More U.S. high school students self-report having had a concussion than is reflected in data from hospitals and school systems, according to a new study from the Centers for Disease Control and Prevention. About 15% of participants in the CDC’s latest Youth Risk Behavior Study (YRBS) say they have experienced at least one concussion related to sports or physical activity over a 1-year period. That prevalence, equating to 2.5 million children, is higher than what’s been reported in emergency rooms or reported by athletic personnel. Perhaps even more surprising, 6% of the students reported they had two or more concussions in the same 1-year period. The data suggest a substantial number of cases could have been missed, concludes the CDC. While the numbers were higher for boys than for girls, any student who played a team sport was more likely to experience a concussion than those who did not. The numbers went up when students played more than one sport. The revelations bubbled up through the results of the most recent YRBS, a cross-sectional study of 14,765 public and private school students in grades 9 through 12. Last year’s survey included a question about concussions for the first time. One clear limitation of the study is the fact that it’s designed as a self-reporting mechanism, with no corroboration from healthcare professionals. Still, the results may be a hint that providers need to probe younger patients as needed for previous concussion-like symptoms even in the absence of an “official” diagnosis in the history.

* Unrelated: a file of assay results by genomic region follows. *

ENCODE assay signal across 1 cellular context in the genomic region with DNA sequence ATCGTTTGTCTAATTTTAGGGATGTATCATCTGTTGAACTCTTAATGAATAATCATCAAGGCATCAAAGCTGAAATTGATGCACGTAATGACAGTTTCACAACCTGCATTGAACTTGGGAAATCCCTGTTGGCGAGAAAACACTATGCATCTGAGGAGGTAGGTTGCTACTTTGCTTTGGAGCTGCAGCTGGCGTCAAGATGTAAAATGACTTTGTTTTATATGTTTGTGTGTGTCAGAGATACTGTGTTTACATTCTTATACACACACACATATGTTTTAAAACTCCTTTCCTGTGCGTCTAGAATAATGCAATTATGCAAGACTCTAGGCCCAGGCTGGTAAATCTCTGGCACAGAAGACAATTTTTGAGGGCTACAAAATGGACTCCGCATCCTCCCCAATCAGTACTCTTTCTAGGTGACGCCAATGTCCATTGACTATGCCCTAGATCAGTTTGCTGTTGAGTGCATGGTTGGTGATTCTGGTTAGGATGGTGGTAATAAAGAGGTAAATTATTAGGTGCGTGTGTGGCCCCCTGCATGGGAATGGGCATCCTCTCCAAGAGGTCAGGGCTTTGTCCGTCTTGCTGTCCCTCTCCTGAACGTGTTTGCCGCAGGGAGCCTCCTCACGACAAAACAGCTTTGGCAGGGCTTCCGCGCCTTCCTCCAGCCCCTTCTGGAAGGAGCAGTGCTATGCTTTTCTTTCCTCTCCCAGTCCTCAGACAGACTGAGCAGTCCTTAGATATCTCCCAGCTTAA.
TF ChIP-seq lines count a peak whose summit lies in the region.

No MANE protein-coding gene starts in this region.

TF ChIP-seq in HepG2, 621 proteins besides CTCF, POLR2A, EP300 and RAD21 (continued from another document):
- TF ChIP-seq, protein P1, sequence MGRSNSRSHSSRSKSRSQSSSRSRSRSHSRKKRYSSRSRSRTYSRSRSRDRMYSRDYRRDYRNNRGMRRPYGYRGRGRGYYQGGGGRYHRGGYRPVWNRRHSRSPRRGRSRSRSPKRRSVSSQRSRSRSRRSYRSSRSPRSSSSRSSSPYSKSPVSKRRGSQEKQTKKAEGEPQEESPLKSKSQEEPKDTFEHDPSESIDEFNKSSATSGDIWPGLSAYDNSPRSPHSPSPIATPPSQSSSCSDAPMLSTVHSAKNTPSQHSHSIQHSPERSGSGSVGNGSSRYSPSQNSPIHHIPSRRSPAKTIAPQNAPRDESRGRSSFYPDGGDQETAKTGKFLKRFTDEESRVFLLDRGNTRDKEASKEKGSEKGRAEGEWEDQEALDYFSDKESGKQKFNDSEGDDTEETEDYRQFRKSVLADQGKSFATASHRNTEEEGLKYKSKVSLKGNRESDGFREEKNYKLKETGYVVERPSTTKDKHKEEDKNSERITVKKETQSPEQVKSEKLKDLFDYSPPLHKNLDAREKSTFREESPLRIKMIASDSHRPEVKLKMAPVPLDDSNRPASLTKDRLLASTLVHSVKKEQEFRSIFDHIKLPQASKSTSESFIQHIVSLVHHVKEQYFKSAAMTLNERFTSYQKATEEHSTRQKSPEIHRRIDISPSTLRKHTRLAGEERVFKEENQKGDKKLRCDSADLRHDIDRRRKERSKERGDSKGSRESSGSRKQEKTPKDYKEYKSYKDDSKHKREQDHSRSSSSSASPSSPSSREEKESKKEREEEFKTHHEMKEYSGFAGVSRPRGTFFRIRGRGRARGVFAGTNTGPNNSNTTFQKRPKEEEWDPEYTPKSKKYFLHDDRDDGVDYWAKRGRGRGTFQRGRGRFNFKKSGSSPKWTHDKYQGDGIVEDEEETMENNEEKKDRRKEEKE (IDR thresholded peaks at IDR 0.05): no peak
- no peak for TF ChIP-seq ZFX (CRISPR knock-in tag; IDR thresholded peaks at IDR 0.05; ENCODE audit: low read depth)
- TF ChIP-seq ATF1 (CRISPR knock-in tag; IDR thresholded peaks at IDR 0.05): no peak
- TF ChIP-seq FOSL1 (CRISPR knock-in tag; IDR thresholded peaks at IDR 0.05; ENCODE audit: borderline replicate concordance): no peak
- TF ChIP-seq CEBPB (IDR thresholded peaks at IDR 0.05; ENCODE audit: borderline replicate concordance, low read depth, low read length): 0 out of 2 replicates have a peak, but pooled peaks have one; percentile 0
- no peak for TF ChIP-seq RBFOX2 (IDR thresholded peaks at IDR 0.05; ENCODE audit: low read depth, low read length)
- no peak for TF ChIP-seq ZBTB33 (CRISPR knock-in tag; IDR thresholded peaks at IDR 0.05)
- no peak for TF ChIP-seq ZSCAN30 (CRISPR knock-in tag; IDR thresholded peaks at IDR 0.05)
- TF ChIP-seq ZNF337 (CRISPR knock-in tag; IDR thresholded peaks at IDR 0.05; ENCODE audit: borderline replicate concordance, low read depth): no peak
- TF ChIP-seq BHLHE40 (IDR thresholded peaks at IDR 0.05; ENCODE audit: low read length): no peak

Youth Concussions May Be More Common than We Thought
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